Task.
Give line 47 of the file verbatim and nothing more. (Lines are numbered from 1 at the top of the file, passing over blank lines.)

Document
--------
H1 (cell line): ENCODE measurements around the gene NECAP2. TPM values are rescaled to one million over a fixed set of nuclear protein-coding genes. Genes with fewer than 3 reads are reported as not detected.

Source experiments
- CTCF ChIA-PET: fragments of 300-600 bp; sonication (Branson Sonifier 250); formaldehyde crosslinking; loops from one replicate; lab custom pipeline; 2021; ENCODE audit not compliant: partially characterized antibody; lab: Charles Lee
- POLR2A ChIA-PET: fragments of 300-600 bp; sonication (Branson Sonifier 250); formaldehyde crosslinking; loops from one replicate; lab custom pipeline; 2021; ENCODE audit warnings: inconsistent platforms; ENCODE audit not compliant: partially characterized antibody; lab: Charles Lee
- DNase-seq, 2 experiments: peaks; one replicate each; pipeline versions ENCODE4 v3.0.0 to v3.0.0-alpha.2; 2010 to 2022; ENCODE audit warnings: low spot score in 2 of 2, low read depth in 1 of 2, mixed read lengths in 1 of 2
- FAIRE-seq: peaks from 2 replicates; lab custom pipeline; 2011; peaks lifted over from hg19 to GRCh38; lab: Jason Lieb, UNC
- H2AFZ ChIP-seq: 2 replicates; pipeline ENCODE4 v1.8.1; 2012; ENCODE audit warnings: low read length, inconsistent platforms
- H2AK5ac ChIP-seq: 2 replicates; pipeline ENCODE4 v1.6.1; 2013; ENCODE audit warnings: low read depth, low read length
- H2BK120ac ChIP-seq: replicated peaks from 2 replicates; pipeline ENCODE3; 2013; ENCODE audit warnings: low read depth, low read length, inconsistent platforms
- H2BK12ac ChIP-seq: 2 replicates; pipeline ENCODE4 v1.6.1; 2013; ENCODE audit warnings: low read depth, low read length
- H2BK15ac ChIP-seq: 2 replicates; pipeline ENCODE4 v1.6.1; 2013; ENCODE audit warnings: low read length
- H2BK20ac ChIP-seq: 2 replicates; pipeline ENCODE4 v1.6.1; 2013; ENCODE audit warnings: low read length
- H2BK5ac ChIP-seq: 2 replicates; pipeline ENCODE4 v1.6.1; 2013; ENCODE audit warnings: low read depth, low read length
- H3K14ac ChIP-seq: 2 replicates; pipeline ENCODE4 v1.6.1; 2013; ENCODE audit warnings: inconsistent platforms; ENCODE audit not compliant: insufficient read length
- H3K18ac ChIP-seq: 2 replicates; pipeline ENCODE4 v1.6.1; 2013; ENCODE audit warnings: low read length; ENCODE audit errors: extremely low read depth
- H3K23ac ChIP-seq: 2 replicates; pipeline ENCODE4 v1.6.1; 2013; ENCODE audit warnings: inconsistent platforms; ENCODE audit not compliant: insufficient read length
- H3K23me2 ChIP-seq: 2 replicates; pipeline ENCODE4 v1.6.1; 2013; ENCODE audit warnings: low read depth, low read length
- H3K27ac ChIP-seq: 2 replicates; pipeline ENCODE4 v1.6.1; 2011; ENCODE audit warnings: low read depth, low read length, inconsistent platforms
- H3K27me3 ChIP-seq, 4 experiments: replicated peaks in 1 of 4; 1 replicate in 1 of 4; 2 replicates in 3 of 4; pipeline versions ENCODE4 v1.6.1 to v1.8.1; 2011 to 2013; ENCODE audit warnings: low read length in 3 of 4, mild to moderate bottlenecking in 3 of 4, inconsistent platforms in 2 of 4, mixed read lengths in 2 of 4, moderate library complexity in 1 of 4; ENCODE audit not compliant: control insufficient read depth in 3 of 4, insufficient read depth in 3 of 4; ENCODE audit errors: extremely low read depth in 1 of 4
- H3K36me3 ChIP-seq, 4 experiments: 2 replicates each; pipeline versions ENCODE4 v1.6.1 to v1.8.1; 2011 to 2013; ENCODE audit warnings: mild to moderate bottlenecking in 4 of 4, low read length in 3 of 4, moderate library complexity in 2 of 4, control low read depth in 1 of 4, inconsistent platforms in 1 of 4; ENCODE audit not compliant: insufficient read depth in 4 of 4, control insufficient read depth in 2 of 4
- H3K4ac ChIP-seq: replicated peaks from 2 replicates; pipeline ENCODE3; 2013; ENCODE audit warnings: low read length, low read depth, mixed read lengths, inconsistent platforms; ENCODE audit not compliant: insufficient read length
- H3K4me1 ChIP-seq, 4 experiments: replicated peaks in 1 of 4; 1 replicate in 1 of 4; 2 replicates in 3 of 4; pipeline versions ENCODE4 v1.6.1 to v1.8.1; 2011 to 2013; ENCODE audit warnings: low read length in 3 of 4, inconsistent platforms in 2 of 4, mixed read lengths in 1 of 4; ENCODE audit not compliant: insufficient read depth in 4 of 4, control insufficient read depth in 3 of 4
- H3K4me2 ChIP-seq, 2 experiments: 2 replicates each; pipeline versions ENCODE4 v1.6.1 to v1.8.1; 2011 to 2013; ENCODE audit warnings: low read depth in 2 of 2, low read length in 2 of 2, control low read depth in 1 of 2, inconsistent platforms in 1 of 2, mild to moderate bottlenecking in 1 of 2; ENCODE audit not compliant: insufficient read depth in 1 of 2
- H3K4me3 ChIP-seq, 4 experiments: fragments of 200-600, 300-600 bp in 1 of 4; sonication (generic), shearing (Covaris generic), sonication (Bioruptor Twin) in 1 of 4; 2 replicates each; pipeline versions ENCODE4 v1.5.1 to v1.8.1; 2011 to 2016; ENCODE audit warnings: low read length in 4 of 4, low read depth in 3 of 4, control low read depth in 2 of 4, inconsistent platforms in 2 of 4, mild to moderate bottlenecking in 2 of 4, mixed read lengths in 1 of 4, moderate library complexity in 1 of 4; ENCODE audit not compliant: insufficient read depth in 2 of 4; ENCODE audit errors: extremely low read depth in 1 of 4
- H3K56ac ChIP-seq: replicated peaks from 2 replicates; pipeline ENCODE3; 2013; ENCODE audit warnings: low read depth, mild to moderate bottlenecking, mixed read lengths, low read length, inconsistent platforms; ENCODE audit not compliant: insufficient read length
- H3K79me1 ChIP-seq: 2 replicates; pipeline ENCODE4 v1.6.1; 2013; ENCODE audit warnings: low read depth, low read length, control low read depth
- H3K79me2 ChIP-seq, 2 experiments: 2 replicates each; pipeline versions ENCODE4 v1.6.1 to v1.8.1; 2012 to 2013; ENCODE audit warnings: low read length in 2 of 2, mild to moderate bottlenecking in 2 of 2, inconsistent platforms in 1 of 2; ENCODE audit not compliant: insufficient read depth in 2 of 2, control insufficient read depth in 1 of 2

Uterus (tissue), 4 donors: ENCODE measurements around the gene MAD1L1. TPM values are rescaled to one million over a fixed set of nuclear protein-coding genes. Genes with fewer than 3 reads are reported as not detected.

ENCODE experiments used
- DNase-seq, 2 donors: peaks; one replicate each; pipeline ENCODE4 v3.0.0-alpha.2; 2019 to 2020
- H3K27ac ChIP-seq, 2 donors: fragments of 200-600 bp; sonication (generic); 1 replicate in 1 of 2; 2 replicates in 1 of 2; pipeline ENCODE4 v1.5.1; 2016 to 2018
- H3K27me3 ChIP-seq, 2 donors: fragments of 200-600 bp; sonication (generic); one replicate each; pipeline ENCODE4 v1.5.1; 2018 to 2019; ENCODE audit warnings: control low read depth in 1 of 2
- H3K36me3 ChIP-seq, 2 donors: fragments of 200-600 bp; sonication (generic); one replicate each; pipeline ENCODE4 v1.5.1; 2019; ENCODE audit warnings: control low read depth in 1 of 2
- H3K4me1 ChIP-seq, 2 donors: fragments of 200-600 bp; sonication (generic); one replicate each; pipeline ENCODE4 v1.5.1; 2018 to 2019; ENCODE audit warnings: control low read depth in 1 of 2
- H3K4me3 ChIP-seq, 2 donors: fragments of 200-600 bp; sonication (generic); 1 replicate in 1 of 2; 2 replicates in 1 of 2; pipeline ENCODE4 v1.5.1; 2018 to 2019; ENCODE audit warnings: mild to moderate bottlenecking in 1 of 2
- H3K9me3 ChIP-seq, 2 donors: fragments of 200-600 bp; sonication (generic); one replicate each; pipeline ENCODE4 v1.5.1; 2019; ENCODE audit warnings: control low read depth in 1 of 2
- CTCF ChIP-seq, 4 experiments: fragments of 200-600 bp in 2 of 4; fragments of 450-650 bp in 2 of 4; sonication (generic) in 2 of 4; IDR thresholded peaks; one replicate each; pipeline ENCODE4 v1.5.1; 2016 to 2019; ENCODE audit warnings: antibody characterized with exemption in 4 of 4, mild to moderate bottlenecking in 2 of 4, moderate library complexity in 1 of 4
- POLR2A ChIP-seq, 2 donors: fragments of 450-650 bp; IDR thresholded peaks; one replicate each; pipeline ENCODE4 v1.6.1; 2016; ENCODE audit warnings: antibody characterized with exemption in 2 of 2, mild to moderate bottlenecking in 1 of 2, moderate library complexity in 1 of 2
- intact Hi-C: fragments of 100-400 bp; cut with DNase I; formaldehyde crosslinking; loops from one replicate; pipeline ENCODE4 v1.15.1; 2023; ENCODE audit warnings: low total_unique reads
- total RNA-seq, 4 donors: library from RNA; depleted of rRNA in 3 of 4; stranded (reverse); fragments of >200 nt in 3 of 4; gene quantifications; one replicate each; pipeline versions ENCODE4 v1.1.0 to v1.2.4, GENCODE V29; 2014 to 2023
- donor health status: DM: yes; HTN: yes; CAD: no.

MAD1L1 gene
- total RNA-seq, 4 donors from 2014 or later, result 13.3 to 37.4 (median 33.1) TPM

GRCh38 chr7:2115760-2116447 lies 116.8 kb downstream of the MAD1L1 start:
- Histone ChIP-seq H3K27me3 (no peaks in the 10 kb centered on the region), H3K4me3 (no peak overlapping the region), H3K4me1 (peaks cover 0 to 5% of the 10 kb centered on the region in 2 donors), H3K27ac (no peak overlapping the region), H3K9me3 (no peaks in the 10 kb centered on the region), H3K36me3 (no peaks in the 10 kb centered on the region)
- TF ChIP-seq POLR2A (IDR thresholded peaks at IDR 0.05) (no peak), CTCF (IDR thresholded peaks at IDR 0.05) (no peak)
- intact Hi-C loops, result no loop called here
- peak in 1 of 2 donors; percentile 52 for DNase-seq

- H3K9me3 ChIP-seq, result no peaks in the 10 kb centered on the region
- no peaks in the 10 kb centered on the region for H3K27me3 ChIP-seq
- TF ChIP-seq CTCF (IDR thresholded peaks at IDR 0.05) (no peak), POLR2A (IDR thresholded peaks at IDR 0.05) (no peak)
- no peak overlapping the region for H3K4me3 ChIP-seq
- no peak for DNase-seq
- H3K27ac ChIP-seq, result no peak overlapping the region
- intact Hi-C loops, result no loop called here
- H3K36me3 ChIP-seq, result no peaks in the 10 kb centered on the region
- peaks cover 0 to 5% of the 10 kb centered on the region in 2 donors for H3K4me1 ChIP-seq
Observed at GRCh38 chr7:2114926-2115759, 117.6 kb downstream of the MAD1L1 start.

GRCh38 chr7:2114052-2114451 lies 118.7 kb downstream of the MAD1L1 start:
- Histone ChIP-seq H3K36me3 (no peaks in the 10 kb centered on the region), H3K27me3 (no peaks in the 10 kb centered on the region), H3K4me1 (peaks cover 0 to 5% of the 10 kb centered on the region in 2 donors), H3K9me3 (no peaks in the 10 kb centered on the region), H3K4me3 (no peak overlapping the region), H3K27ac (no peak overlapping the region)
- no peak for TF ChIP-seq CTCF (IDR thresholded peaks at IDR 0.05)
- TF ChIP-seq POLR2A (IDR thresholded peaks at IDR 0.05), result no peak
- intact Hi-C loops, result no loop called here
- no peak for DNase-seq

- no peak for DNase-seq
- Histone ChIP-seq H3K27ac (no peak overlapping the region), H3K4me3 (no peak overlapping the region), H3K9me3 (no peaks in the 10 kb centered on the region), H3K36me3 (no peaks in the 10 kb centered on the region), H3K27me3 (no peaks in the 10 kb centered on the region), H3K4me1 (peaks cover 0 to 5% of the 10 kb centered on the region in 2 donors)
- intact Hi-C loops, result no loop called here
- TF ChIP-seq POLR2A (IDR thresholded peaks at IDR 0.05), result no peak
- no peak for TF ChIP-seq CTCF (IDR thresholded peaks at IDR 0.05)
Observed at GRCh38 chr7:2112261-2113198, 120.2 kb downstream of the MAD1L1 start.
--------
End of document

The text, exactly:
- intact Hi-C loops, result no loop called here